Algebra is used repeatedly in business and science for professions ranging from accountants to astronomers and physicists. The fundamental algebraic equation in accounting is assets = liabilities + capital. Accountants use this equation to balance the books. They also use algebra to calculate journal entries for interest payments and depreciation (Moore, n.d.). To analyze and work with numbers, accountants also need to understand positive and negative numbers, fractions and decimals. Other businesses that use algebra include retail stores, car dealerships and restaurants to name just a few. Each of these types of businesses sells a product and needs to calculate percentage discounts, sales or meals tax and profit margins. For science, algebra is used in astronomy, physics and chemistry. Astronomers and physicists use algebra to research and understand the universe. They observe, measure, interpret and develop theories to explain what is happening in the universe (US Bureau of Labor, 2009). One way that chemists use algebra is when mixing together chemicals. They need to calculate the correct amount of each substance to obtain the desired result. Algebraic Concepts in Everyday Life

The following are examples that I learned from the course discussion board of different ways that algebra can solve everyday life problems. ∙ To determine each person’s share of the cost for a limo ride, you would add a tip to the cost of the limo and divide by the number of riders. For example, if there were 10 kids riding in a limo and the cost of the limo was $600 (including a 20% tip), each person would pay $60. ∙ To split the cost of a restaurant bill, you would add a tip to the bill total and divide by the number of diners splitting the bill. ∙ To calculate a batting average in baseball use the following formula: Batting Average = # of hits / #of at bats. ∙ To calculate the cubic feet of a refrigerator when the height in cubic inches is known, the cubic inches must be converted to cubic feet using the formula: l x w x h (in)/1728. Algebraic Concepts in Business and Science

The following are examples that I learned from the course discussion board of different ways that algebra can solve everyday problems in business and science. ∙ Accountants use a formula to depreciate assets. The formula using the straight-line method is: Depreciable Cost/Useful Life in Years = Annual Depreciation Expense. The depreciable cost is the purchase price minus salvage value. Therefore, if a company purchased a vehicle for $50,000 with an expected salvage value of $5,000 and a useful life of 5 years, the annual depreciation expense would be $9,000. You arrive at this total by calculating (50,000-5,000)/5=9,000. ∙ Nurses use algebra to calculate drug dosages. The formula used is: Drug Prescribed x Number of Measures/Dose per Measure. ∙ Service techs at car dealerships use a formula to calculate how much to charge a customer for repair work. The formula is X=(P+L)(H). X represents the total dollar amount of the repair, P is parts, L is labor and H is the hourly rate. Therefore, if parts cost $20, labor is $50 and it took 3 hours to repair the vehicle, the formula would be x=(20+50)(3) and the total cost charged to the customer would be $210.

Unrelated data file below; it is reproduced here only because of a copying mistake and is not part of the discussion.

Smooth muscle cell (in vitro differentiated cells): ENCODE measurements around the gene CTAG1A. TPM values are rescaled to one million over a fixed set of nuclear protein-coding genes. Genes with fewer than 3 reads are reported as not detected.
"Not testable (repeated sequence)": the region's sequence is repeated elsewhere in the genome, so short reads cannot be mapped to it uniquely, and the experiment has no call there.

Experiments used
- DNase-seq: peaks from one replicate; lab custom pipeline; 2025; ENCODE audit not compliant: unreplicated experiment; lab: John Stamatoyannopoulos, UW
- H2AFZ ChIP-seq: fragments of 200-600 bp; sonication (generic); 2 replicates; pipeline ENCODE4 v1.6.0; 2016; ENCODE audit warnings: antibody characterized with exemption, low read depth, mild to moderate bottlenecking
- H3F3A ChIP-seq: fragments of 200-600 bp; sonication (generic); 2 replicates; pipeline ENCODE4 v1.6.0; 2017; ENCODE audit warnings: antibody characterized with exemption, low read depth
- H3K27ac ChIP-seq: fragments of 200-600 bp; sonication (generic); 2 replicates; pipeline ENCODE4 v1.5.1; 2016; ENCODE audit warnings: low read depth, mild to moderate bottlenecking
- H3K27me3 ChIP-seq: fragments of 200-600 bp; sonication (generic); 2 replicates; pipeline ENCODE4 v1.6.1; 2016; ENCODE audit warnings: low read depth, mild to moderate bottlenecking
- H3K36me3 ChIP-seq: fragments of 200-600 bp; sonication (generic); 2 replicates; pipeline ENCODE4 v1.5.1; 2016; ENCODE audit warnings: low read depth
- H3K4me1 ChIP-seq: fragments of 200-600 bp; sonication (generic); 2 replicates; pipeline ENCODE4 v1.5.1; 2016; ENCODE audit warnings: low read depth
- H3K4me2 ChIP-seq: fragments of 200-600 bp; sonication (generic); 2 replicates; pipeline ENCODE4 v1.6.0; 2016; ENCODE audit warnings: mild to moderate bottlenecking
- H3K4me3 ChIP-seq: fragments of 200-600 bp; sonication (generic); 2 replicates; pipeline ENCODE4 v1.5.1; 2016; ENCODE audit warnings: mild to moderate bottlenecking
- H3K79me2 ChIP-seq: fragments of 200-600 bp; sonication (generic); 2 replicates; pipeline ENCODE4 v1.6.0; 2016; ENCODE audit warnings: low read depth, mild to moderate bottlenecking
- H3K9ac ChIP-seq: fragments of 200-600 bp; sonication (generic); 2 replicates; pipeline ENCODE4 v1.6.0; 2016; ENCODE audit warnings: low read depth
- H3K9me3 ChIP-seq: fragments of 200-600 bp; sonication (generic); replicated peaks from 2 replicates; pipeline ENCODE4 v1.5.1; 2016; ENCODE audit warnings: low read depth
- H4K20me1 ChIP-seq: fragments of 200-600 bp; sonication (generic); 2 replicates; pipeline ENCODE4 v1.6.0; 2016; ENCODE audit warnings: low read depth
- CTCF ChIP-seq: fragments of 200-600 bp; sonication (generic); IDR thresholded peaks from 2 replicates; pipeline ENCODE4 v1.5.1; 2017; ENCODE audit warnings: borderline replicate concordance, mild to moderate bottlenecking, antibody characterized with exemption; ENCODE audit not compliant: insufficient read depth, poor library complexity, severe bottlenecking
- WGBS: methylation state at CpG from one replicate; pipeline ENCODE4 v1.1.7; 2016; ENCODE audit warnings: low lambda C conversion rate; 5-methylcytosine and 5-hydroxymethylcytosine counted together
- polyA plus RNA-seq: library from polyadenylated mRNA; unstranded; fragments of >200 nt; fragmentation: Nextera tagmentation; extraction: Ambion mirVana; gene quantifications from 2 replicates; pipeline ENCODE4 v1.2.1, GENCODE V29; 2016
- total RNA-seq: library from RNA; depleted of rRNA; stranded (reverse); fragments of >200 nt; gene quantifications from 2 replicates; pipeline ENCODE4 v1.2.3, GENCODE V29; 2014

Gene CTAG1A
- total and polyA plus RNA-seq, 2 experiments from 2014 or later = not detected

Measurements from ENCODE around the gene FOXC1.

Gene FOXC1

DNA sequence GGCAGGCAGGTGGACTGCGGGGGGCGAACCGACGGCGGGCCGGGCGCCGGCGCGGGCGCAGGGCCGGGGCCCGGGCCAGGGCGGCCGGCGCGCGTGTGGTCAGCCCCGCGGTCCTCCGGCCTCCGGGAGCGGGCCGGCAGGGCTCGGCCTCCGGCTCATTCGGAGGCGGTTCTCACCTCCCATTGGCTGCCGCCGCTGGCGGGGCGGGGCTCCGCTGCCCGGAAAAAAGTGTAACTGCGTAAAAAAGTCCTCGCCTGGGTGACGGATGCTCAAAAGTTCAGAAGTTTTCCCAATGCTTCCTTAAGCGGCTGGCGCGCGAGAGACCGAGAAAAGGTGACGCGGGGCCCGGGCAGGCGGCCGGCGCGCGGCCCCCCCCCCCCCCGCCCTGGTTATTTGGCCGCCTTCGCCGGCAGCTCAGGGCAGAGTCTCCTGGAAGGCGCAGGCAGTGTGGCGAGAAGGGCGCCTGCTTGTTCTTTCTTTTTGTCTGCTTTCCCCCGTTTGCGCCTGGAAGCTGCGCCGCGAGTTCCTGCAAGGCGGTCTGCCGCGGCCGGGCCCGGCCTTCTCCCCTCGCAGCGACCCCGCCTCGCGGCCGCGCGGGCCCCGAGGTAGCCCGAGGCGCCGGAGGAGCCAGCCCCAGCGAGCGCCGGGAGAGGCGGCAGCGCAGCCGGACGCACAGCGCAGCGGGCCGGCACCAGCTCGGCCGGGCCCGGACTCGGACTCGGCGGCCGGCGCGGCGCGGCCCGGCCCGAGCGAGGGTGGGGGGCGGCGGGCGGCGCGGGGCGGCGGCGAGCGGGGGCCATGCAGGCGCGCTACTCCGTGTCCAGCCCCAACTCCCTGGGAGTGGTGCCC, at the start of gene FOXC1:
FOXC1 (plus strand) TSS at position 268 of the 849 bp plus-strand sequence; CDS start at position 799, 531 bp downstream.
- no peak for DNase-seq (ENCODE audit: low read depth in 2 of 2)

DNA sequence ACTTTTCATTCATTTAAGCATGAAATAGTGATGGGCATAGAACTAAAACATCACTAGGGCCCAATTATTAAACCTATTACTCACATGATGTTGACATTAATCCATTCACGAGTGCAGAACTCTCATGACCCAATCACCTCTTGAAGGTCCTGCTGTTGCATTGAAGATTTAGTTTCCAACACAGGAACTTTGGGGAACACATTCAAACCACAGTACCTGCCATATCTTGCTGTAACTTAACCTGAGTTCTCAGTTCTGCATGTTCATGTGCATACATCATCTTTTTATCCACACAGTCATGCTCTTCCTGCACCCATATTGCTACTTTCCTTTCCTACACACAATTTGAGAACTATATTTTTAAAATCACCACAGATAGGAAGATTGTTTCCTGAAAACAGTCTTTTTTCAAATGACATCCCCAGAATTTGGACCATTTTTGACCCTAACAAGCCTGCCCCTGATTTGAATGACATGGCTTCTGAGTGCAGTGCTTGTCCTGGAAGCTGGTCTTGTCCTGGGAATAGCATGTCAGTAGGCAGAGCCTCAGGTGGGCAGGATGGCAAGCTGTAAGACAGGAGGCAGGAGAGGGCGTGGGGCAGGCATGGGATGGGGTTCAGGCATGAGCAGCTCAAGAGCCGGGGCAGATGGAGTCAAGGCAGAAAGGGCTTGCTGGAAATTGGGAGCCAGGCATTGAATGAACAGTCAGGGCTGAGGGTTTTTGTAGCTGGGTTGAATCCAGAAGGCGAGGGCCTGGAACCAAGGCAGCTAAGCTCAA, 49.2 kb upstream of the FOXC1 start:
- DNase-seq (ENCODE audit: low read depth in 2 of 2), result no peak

The equation for the relationship of energy as it relates to mass is E=MCﮧ2. E=Energy, M=Mass and Cﮧ2=Speed of light squared. ∙ Anthropologists use a linear model that relates femur length to height. Using the model, the anthropologist can determine the height of an individual when only a partial skeleton, which includes the femur, is found. The equations they use are: Height in inches = (1.880 x femur length) + 32.010 assuming the person was a male or Height in inches = (1.945 x femur length) + 28.679 assuming the person was a female. Surprising Findings about Algebra

I was surprised to discover how often algebra is used in business, science and everyday life. When you’re learning algebra in high school, you learn the equations but you’re not taught how they apply to everyday life. I use algebra over and over again at work to create and analyze department budgets, but I never realized I was doing it. I also consistently use it in my everyday life, but again I never thought what I was doing was algebra. I use it when grocery shopping, planning trips and calculating how much fuel mileage to charge my company for business trips. This project has opened my eyes to how algebra is widely used in business, science and everyday life.

References:

Moore, S. (nd). How do accountants use algebra? Retrieved on May 28, 2011

from http://www.ehow.com/how-does_5031040_accountants-use-algebra.html US Bureau of Labor Statistics (2009). Occupational outlook handbook, 2010-2011 edition. Retrieved on May 28, 2011 from http://www.bls.gov/oco/ocos052.htm